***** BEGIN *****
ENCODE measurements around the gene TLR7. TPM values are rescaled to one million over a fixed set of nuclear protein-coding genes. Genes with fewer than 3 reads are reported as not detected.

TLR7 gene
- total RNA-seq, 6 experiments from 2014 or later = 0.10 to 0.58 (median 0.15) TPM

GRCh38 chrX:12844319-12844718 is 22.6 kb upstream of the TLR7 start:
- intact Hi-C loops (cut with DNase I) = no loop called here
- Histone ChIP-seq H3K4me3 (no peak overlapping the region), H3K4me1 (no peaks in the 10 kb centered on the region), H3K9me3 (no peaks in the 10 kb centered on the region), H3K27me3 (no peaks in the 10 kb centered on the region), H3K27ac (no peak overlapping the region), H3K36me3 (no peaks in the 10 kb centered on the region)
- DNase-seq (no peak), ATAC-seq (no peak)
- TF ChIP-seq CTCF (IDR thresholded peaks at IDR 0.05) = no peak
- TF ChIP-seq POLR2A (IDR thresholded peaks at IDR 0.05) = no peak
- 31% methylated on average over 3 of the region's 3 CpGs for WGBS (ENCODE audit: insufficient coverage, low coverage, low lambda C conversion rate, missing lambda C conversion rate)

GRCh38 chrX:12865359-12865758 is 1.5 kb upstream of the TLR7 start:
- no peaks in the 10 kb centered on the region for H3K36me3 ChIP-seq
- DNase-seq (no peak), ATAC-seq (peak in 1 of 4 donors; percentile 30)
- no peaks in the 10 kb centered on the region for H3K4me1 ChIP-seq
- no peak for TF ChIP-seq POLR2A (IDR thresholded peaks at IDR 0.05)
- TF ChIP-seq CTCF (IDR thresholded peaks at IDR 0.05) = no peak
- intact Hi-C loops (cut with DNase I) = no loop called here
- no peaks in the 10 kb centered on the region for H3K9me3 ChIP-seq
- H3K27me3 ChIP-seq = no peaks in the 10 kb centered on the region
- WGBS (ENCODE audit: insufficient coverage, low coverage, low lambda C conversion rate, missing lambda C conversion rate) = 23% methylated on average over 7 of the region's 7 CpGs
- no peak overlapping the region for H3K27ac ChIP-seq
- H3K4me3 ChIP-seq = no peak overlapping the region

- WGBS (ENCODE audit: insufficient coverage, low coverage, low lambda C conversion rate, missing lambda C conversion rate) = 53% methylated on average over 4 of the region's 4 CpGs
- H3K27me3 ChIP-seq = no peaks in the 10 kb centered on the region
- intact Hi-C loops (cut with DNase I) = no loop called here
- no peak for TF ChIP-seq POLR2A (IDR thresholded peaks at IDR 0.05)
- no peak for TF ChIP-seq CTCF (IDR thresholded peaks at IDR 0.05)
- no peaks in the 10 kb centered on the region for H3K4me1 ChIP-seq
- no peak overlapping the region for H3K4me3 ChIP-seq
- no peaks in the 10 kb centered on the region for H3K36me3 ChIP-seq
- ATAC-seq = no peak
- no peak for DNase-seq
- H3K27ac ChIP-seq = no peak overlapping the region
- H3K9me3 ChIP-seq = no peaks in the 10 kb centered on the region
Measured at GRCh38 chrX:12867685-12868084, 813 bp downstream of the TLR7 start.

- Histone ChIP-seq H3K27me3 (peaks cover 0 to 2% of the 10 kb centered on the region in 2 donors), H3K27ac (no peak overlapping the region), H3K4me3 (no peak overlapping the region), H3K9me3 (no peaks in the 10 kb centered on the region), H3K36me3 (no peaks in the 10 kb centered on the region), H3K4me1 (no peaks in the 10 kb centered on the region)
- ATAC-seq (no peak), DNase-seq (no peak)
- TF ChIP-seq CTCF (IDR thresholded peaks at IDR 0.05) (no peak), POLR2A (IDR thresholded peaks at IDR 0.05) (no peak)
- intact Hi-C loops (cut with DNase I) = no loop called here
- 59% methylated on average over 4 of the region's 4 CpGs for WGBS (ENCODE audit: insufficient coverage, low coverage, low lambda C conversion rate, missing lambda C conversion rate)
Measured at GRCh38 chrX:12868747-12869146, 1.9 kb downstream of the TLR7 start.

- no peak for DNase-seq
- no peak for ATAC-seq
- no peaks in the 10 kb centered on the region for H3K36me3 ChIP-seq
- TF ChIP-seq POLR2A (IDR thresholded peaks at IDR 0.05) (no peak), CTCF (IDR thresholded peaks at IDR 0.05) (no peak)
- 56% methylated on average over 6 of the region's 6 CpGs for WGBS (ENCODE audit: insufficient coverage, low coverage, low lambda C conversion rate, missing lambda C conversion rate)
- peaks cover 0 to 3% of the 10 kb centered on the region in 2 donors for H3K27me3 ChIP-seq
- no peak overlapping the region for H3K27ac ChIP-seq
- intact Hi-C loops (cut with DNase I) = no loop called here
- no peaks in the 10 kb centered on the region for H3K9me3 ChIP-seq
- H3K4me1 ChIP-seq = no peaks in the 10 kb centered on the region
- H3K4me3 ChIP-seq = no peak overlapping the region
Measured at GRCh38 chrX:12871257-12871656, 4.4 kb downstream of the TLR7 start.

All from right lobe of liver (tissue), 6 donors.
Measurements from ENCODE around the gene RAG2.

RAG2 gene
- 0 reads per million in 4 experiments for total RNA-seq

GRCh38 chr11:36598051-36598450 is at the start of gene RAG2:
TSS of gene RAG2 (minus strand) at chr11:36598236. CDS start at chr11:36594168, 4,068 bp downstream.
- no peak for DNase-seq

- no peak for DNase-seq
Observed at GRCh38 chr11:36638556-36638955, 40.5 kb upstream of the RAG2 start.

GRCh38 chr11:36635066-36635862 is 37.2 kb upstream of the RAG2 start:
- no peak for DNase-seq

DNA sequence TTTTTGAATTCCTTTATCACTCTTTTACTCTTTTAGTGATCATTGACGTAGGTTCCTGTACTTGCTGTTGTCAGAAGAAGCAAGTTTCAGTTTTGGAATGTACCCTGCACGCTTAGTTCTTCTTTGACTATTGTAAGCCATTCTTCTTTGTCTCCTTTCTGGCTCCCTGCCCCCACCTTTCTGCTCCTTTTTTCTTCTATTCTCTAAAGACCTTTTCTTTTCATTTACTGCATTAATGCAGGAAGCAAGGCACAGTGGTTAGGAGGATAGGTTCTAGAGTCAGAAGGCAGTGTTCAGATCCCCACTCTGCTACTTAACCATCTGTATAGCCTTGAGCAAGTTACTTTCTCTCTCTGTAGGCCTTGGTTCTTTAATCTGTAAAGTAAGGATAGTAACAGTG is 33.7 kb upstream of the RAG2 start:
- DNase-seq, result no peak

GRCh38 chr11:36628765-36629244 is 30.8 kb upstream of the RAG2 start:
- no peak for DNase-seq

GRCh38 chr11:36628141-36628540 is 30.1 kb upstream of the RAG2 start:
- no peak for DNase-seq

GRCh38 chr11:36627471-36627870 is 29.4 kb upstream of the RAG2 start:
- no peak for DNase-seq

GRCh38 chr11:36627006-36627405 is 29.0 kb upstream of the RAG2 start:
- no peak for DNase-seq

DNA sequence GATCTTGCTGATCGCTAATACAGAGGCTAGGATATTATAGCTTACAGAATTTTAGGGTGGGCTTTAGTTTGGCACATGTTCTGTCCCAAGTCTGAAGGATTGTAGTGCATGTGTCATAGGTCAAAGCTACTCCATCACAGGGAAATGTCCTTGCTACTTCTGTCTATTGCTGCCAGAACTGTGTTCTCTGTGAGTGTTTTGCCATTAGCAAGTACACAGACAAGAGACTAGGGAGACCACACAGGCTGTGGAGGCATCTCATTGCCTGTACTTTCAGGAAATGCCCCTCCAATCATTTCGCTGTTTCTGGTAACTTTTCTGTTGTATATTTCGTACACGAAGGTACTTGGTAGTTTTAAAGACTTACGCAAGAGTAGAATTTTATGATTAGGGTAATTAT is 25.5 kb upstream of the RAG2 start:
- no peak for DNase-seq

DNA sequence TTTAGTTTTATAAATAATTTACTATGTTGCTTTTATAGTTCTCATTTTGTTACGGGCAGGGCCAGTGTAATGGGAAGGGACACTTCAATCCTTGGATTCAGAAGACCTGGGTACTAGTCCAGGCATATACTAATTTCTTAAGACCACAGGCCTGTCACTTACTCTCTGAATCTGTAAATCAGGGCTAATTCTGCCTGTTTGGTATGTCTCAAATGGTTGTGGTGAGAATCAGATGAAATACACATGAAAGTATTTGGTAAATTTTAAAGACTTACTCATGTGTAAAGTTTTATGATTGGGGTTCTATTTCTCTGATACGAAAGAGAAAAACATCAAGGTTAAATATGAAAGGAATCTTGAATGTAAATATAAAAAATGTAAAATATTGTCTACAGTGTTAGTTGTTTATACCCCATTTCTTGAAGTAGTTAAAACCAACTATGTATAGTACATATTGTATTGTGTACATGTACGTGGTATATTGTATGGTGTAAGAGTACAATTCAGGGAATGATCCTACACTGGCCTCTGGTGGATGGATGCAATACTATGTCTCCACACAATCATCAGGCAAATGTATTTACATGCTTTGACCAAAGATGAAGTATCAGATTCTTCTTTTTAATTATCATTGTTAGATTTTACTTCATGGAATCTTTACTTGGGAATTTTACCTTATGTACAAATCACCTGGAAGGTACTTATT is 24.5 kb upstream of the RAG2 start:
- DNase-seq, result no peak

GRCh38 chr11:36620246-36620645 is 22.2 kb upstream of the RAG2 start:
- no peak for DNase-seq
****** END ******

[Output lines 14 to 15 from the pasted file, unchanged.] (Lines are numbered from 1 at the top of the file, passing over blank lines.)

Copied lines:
- no peaks in the 10 kb centered on the region for H3K4me1 ChIP-seq
- no peak for TF ChIP-seq POLR2A (IDR thresholded peaks at IDR 0.05)